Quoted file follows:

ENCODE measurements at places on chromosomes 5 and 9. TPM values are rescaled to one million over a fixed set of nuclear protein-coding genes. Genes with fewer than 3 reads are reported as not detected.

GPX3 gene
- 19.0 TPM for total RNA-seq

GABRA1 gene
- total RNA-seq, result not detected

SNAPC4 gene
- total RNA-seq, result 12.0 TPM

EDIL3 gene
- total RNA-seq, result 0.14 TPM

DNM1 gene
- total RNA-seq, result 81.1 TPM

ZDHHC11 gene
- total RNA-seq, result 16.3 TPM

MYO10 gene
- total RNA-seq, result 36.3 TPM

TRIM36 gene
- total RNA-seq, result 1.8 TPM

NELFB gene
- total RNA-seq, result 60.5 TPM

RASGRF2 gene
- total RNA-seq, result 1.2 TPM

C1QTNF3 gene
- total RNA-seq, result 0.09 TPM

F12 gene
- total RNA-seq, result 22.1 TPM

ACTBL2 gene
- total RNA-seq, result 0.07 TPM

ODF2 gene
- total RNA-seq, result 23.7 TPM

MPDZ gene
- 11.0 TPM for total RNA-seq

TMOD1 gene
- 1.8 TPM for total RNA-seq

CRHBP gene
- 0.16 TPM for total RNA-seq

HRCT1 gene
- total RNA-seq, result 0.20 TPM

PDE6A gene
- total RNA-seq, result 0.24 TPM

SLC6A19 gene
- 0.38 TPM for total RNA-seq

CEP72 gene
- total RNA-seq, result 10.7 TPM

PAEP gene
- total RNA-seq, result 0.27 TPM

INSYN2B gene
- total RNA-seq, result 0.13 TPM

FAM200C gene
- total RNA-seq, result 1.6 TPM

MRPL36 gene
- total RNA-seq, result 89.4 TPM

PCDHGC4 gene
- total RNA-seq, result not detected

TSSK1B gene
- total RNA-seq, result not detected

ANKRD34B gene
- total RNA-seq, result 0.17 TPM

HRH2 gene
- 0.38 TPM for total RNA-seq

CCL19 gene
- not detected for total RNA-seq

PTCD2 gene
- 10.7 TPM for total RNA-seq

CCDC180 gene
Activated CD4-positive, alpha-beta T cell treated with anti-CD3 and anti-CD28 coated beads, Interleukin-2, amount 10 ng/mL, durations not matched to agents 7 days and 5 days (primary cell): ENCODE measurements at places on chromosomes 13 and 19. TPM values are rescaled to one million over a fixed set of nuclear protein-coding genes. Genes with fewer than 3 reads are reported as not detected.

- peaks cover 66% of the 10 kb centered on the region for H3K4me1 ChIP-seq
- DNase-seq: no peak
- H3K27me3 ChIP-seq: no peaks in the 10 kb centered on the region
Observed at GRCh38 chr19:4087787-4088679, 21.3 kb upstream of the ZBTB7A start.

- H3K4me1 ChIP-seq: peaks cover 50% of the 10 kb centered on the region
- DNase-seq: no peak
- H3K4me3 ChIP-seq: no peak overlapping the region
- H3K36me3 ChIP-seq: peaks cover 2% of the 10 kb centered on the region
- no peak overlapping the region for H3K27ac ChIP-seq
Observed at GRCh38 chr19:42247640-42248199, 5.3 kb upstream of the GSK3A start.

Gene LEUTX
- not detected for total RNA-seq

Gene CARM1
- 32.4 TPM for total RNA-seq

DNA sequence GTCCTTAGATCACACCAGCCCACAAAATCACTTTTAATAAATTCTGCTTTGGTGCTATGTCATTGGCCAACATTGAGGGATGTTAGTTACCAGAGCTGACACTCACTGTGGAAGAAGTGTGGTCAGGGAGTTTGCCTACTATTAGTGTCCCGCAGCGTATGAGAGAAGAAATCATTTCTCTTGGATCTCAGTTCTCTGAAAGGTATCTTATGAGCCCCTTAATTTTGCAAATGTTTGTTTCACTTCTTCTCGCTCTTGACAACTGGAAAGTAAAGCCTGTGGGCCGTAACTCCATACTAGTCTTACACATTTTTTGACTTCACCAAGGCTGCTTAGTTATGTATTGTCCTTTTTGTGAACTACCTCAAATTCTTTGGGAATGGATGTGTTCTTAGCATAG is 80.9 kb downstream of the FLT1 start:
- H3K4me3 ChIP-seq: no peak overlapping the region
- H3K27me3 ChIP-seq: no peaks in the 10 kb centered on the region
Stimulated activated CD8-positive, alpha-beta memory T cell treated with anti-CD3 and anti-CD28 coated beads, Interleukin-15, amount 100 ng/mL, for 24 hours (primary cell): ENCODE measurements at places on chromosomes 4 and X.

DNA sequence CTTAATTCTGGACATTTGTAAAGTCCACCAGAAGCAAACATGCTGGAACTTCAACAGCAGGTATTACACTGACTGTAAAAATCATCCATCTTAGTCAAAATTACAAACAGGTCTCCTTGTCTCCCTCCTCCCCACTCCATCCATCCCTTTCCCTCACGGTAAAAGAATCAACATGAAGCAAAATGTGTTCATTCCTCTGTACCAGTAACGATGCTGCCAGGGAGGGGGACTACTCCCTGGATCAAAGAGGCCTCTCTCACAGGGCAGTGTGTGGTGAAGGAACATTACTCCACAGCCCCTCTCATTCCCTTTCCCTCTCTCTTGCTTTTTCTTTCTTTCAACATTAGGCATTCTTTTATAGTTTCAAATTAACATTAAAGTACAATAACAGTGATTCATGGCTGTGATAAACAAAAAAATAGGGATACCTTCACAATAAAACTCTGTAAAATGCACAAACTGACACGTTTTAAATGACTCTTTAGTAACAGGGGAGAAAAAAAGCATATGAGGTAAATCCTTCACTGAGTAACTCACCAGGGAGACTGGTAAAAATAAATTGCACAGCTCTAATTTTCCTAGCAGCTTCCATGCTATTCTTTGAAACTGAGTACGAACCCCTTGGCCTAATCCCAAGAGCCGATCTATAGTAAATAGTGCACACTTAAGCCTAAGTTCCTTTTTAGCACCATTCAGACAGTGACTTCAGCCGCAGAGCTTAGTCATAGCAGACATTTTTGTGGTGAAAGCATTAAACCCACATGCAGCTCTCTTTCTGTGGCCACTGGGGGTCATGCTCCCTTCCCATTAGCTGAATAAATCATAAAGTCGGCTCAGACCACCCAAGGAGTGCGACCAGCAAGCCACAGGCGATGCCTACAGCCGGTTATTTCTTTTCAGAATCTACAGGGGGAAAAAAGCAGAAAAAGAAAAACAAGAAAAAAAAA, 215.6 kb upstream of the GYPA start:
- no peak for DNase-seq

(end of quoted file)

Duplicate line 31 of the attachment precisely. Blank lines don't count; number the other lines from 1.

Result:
- 11.0 TPM for total RNA-seq